The Trident nuclear missile was born in the United States as a sixth generation member of the U.S. Navy’s Ballistic Missile Fleet program that began in 1956. Developed and manufactured by Lockheed Martin, Trident’s name is derived from the mythical three-pronged spear used for fishing by Neptune and Poseidon.
Trident I missiles were first fitted to American submarines in 1979 and then in 1986, installed in Britain’s Vanguard craft which were designed to hold and launch Trident II D5 missiles.
The UK’s current Trident missiles weigh 130,000lbs (58,500kg), are 44ft (13m) tall and have a 74 inch (1.9m) diameter. Possessing immense power, speed and accuracy, the Trident II missiles have a range of 4,600 miles (7,400km), travel at 20,000ft (6,100 metres) a second and arrive within three feet of their target. They don’t come cheap however. Each of the 16 Trident II missiles carried aboard Vanguard submarines cost £16.8m ($29.1m).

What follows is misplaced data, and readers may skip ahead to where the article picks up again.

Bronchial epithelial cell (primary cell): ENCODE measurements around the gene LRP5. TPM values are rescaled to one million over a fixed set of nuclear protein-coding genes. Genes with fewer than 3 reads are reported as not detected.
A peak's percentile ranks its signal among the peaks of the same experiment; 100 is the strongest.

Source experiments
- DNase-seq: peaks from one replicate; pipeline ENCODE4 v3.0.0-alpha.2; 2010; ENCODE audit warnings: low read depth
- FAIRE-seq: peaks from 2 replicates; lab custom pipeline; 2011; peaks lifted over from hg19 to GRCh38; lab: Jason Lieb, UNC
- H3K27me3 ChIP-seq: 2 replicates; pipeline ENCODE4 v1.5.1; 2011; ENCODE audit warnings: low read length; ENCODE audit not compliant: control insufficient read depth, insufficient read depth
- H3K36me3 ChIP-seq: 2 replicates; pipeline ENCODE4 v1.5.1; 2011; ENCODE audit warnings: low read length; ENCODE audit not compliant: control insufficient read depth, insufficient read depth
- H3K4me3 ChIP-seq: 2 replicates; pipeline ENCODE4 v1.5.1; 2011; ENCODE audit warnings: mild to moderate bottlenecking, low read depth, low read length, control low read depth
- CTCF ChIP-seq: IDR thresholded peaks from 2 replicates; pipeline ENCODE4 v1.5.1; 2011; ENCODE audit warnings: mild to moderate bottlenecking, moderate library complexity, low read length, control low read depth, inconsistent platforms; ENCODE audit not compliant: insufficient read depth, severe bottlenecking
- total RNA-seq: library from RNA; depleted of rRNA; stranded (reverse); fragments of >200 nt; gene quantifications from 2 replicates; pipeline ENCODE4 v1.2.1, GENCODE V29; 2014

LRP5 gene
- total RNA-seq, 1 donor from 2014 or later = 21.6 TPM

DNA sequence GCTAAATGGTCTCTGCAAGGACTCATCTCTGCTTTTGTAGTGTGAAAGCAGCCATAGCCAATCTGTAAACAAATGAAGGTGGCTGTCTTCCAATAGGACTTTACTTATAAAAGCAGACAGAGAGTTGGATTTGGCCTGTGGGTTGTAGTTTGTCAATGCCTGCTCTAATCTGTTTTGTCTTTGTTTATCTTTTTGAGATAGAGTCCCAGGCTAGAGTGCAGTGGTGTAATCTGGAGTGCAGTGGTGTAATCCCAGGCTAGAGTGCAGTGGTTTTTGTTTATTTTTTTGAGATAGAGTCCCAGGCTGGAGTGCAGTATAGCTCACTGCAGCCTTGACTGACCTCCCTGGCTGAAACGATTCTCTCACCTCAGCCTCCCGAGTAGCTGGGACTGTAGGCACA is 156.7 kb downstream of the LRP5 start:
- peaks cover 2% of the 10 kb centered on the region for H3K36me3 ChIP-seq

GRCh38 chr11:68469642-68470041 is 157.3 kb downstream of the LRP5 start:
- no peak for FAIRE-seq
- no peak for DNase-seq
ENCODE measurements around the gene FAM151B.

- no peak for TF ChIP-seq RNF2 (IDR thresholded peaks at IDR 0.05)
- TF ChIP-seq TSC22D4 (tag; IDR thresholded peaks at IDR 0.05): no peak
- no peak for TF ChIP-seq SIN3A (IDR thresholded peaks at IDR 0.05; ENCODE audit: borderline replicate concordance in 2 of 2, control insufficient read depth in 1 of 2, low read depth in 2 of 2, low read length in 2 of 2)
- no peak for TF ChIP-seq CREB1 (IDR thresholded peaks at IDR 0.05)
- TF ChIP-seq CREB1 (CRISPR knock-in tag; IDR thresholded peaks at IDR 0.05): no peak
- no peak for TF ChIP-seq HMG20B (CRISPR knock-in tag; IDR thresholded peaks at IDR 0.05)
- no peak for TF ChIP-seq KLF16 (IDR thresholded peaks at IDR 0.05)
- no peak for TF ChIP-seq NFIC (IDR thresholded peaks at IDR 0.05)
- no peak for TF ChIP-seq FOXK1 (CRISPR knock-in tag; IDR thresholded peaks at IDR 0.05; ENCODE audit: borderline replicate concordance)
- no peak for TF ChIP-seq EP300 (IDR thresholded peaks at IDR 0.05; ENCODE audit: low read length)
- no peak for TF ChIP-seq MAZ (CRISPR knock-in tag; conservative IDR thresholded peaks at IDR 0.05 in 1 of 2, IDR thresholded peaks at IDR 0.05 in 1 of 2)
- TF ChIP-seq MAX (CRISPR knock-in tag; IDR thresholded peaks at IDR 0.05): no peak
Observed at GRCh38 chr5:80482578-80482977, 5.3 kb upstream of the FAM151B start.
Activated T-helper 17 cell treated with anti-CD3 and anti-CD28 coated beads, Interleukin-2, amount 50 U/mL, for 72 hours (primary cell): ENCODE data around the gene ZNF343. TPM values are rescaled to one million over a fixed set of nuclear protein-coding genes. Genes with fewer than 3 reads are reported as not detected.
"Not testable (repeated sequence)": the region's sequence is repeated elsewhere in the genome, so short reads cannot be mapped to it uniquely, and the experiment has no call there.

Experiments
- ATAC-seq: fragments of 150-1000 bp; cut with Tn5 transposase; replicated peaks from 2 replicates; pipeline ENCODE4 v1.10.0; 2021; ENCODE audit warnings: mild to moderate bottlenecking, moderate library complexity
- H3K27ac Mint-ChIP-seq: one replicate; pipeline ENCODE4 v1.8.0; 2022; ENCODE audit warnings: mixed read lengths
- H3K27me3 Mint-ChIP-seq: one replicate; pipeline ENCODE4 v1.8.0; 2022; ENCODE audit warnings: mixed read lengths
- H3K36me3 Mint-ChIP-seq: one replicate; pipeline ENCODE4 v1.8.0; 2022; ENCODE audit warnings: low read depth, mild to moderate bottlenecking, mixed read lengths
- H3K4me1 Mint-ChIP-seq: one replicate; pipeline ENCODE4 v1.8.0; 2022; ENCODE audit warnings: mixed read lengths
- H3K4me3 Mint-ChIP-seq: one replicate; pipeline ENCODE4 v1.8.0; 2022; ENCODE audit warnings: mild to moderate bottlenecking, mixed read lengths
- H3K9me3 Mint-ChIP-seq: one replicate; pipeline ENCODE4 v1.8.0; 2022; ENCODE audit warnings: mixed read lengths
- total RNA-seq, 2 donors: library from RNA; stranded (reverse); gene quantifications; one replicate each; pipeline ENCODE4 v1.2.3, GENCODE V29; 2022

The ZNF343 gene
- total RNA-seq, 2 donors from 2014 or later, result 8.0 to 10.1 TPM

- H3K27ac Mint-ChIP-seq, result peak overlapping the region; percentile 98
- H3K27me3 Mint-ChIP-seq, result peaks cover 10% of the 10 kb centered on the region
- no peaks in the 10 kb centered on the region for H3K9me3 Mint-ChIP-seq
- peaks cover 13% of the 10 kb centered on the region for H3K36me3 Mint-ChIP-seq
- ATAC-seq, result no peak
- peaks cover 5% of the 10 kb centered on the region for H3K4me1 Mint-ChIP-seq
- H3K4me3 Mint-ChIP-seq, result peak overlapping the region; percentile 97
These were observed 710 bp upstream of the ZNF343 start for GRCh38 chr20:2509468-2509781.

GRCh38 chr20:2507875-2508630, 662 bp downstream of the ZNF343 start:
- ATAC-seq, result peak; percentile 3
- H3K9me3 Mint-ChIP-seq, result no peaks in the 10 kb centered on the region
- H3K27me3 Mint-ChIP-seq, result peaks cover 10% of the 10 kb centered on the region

The missiles – part of Britain’s ‘independent’ nuclear deterrent – must be serviced periodically across the Atlantic at the Strategic Weapons facility in Georgia.
Although each Trident missile is capable of carrying 12 warheads, the 1998 Strategic Defence Review limited the number of warheads allowed on a single submarine to 48. Many people want Trident abolished entirely and are against the government paying up to 20 billion per year for 30 years to keep it alive, saying the nuclear weapons have no place in modern, post-Cold War society. There’s also the question of whether revamping Trident violates the Nuclear Non-Proliferation Treaty in which nations, including the UK, agreed to cease their nuclear production, not increase it.
Tony Blair says that the treaty doesn’t commit countries to complete disarmament, and claims the UK has already reduced nuclear weapons by 70 percent since the Cold War. Blair has proposed the possibility of further reducing the number of submarines and warheads, but he strongly believes that keeping Trident is imperative in an unstable world.